B and T lymphocyte activation is  triggered  by  antigen presentation to unique surface receptors (Fig. 13.6). The antigen receptor present on the B lymphocyte consists of membrane-bound Ig molecules that can bind a specific epitope. However, in order for B lymphocytes to produce antibodies, they require the help of specific T lymphocytes, called helper T cells. While the B lymphocytes bind to one determinant (or hapten) on an antigen molecule, the antigen-specific helper T cell recognizes and binds to another determinant known as the “carrier.” The carrier is an APC, which has previously picked up the specified antigen. This interaction (B cell–T cell–APC) is restricted by the presence of cellular products genetically encoded by a self-recognition protein, called a major histocom-patibility complex (MHC) molecule. This allows the lymphocyte to differentiate between self and foreign peptides.
Once the B and T lymphocytes are activated and amplified by cytokines released as part of the innate response, the lymphocytes divide several times to form populations or clones of cells that continue to differentiate into several types of effector and memory cells. In the adaptive immune response, the effector cells destroy the antigens and the memory cells retain the ability to target antigen during future encounters.

Major Histocompatibility Complex Molecules
In order for the adaptive immune response to function properly, it must be able to discriminate between molecules that are native to the body and those that are foreign or harmful to the body. The T lymphocytes are designed to respond to a limitless number of antigens, but at the same time they need to be able to ignore self-antigens expressed on tissues. The MHC molecules enable the lymphocytes to do just this. The MHC is a large cluster of genes located on the short arm of chromosome 6. The complex occupies approximately 4 million base pairs and contains 128 different genes, only some of which play a role in the immune response. The MHC genes are divided in three classes: I, II, and III, based upon their underlying function (Fig. 13.7).

The class I and II MHC genes are responsible for encoding human leukocyte antigens (HLAs), which are proteins found on cell surfaces and define the individual’s tissue type. These molecules are present on the cell surface glycoproteins that form the basis for human tissue typing. Each individual has a unique collection of MHC proteins representing a unique set of polymorphisms. MHC polymorphisms affect immune responses as well as susceptibility to a number of diseases. Because of the number of MHC genes and the possibility of several alleles for each gene, it is almost impossible for any two individuals to have an identical MHC profile.
The class I and II MHC genes also encode proteins that play an important role in antigen presentation. Protein fragments from inside the cell are displayed by MHC complex on the cell surface, allowing the immune system to differentiate between the body’s own tissues and foreign substances. Cells, which present unfamiliar peptide fragments on the cell surface, are attacked and destroyed by the B and T lymphocytes. Class III MHC genes encode for many of the components of the complement system and play an important role in the innate immune process.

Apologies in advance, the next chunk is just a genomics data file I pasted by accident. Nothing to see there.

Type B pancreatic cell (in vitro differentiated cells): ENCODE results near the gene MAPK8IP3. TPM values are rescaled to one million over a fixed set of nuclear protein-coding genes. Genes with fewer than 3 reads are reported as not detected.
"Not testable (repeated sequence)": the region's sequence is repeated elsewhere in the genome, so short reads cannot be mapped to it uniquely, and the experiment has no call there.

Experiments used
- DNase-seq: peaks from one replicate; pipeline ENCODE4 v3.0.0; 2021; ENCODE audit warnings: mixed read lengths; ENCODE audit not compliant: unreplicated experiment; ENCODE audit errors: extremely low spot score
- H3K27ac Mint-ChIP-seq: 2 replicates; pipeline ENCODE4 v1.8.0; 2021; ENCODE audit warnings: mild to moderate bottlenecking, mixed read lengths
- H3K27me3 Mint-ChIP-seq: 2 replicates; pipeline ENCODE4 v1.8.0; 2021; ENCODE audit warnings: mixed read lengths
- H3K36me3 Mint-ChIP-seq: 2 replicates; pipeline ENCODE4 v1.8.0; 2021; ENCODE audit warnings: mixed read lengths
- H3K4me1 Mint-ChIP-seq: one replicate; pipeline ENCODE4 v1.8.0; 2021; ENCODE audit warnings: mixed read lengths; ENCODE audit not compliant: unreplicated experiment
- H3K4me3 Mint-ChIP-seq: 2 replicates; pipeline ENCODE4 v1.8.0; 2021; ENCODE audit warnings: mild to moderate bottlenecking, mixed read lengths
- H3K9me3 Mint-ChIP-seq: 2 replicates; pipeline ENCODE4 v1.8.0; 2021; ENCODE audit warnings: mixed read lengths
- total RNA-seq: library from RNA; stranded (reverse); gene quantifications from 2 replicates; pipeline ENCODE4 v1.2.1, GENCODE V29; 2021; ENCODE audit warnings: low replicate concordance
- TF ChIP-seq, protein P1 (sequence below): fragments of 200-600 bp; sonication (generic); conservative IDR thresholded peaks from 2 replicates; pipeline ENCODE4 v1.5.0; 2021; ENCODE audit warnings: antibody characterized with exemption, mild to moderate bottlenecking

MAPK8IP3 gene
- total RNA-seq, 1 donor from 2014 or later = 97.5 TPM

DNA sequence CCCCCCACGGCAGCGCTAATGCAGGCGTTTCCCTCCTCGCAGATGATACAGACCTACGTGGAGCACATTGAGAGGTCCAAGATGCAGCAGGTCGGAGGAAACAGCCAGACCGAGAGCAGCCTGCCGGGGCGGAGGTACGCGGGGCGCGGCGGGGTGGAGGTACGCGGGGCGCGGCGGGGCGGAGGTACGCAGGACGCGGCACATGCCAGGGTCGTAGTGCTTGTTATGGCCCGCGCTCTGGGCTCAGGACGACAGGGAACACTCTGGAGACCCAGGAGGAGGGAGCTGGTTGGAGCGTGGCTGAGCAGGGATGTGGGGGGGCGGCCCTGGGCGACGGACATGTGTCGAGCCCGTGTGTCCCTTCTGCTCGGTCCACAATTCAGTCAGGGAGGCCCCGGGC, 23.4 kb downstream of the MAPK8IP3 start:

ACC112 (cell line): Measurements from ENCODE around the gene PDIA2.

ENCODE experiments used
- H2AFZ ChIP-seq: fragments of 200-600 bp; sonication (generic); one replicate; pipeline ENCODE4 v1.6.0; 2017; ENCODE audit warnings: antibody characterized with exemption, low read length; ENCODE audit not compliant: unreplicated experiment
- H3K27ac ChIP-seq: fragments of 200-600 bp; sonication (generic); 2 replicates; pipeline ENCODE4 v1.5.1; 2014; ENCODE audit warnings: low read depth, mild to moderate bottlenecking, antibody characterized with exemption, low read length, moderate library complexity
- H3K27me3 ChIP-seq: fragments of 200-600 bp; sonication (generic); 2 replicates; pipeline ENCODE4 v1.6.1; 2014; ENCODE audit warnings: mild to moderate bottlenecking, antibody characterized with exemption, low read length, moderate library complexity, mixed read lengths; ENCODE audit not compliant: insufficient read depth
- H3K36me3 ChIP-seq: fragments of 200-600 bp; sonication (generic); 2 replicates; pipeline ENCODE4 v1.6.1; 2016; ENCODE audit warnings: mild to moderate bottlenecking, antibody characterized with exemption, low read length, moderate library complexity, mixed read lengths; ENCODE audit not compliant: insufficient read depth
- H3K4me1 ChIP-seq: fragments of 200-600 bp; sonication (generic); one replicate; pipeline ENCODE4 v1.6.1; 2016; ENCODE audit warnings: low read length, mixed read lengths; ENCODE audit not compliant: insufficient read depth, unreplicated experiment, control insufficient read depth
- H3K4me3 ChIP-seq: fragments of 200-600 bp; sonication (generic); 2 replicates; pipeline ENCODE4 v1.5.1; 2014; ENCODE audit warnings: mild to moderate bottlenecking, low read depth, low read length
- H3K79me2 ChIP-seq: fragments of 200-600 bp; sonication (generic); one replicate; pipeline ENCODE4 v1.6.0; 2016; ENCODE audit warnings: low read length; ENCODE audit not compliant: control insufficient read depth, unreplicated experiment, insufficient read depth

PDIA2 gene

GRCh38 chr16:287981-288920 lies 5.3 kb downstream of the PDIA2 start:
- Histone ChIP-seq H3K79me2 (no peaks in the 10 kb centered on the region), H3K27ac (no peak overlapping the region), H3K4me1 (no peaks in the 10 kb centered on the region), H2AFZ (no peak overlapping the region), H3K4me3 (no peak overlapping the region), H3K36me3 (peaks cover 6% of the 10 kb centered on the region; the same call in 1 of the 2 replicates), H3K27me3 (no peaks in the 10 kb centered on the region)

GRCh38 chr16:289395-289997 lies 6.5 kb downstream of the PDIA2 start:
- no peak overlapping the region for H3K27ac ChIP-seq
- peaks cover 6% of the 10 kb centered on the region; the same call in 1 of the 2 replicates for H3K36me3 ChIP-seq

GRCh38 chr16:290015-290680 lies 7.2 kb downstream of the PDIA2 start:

The MHC-I complexes contain a groove that accommodates a peptide fragment. T-cytotoxic cells can only become activated if they are presented with a foreign antigen peptide. MHC-1 complexes may present degraded viral protein fragments from infected cells. Class II MHC (MHC-II) molecules are found only on phagocytic APCs, immune cells that engulf foreign particles including bacteria and other microbes. This includes the macrophages, DCs, and B lymphocytes, which communicate with the antigen receptor and CD4 molecule on T-helper lymphocytes.
Like class I MHC proteins, class II MHC proteins have a groove or cleft that binds a fragment of antigen. However, these bind fragments from pathogens that have been engulfed and digested during the process of phagocytosis. The engulfed pathogen is degraded into free peptide fragments within cytoplasmic vesicles and then complexed with the MHC-II molecules on the surface of the cells. T-helper cells recognize these complexes on the surface of APCs and become activated.
The first human MHC proteins discovered are called human leukocyte antigens (HLAs) and are so named because they were identified on the surface of white blood cells. HLAs are the major target involved in organ transplant rejection and as a result are the focus of a great deal of research in immunology. Recent analysis of the genes for the HLA molecules has allowed for better understanding of the proteins involved in this response. The classic human MHC-I molecules are divided into types called HLA-A, HLA-B, and HLA-C, and the MHC-II molecules are identified as HLA-DR, HLA-DP, and HLA-DQ (Table 13.3). Multiple alleles or alternative genes can occupy each of the gene loci that encode for HLA molecules. More than 350 possible alleles for the A locus, 650 alleles for the B locus, and 180 alleles for the C locus have been identified. These genes and their expressed MHC molecules are  designated  by  a  letter  and  numbers  (i.e., HLA-B27).